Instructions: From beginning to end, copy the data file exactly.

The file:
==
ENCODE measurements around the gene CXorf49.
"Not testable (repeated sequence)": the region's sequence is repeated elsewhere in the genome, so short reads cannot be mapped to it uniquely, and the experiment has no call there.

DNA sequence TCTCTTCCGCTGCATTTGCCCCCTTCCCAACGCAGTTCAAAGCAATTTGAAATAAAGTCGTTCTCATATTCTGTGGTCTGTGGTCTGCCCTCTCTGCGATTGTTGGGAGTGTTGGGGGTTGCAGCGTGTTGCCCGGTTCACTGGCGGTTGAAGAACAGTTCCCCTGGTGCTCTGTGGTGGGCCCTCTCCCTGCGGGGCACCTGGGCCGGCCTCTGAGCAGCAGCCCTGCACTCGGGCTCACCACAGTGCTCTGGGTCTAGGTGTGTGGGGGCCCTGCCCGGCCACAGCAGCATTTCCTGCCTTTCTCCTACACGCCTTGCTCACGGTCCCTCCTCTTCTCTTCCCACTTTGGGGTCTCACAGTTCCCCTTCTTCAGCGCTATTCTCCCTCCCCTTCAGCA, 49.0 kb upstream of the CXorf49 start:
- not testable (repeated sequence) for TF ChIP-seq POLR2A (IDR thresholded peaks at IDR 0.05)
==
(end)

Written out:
ENCODE measurements around the gene CXorf49.
"Not testable (repeated sequence)": the region's sequence is repeated elsewhere in the genome, so short reads cannot be mapped to it uniquely, and the experiment has no call there.

DNA sequence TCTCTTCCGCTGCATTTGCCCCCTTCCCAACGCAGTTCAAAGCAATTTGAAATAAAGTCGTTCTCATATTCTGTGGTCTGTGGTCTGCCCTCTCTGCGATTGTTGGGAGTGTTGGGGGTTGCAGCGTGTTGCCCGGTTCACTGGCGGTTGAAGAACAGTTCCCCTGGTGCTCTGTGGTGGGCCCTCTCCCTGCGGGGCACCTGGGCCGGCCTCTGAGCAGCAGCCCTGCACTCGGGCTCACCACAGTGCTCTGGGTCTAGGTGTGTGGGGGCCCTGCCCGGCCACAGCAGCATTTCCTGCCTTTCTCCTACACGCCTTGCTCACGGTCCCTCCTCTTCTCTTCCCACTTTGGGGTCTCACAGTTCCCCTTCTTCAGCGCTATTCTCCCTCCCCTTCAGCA, 49.0 kb upstream of the CXorf49 start:
- not testable (repeated sequence) for TF ChIP-seq POLR2A (IDR thresholded peaks at IDR 0.05)